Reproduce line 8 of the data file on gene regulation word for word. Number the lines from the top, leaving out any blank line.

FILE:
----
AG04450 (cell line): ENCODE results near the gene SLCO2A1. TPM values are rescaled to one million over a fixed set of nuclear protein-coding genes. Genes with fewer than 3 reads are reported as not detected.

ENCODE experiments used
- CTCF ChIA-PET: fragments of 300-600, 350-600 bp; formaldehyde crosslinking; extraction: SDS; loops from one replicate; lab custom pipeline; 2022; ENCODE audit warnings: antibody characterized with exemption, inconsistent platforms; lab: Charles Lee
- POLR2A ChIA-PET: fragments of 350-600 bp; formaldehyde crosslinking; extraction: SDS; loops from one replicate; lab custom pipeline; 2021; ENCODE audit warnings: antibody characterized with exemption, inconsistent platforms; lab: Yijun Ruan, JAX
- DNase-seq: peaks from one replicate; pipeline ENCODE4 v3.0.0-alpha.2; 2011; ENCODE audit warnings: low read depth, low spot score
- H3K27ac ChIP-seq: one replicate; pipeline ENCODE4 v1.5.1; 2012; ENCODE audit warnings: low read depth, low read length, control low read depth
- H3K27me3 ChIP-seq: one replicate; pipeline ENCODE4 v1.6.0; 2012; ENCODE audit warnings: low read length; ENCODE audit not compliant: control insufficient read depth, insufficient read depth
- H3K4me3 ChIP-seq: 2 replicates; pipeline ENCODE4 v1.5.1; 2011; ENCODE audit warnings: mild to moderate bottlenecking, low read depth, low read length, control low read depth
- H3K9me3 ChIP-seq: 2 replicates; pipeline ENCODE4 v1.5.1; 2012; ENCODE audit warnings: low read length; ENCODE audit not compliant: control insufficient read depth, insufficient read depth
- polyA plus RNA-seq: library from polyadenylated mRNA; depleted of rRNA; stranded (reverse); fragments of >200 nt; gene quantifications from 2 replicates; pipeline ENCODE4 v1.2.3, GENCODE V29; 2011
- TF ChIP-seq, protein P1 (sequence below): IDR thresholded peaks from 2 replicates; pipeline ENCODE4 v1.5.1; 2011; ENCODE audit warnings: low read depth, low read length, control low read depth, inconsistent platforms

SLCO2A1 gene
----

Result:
- H3K4me3 ChIP-seq: 2 replicates; pipeline ENCODE4 v1.5.1; 2011; ENCODE audit warnings: mild to moderate bottlenecking, low read depth, low read length, control low read depth